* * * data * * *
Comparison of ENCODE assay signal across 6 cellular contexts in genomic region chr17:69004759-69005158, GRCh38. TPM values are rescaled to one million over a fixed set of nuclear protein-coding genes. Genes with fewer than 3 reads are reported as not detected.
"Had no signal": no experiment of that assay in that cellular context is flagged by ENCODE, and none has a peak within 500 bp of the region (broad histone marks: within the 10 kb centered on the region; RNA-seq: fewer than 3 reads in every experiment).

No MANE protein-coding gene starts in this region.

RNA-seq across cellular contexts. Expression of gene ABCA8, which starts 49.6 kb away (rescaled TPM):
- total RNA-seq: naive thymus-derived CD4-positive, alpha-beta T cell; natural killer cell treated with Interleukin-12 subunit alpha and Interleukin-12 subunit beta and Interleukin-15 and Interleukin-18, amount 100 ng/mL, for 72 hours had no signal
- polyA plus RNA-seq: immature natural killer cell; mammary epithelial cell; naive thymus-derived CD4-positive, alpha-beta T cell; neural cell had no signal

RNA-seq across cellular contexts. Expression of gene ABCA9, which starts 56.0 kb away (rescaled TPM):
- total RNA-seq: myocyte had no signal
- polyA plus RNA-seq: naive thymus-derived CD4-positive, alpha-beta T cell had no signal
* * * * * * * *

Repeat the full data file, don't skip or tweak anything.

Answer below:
Comparison of ENCODE assay signal across 6 cellular contexts in genomic region chr17:69004759-69005158, GRCh38. TPM values are rescaled to one million over a fixed set of nuclear protein-coding genes. Genes with fewer than 3 reads are reported as not detected.
"Had no signal": no experiment of that assay in that cellular context is flagged by ENCODE, and none has a peak within 500 bp of the region (broad histone marks: within the 10 kb centered on the region; RNA-seq: fewer than 3 reads in every experiment).

No MANE protein-coding gene starts in this region.

RNA-seq across cellular contexts. Expression of gene ABCA8, which starts 49.6 kb away (rescaled TPM):
- total RNA-seq: naive thymus-derived CD4-positive, alpha-beta T cell; natural killer cell treated with Interleukin-12 subunit alpha and Interleukin-12 subunit beta and Interleukin-15 and Interleukin-18, amount 100 ng/mL, for 72 hours had no signal
- polyA plus RNA-seq: immature natural killer cell; mammary epithelial cell; naive thymus-derived CD4-positive, alpha-beta T cell; neural cell had no signal

RNA-seq across cellular contexts. Expression of gene ABCA9, which starts 56.0 kb away (rescaled TPM):
- total RNA-seq: myocyte had no signal
- polyA plus RNA-seq: naive thymus-derived CD4-positive, alpha-beta T cell had no signal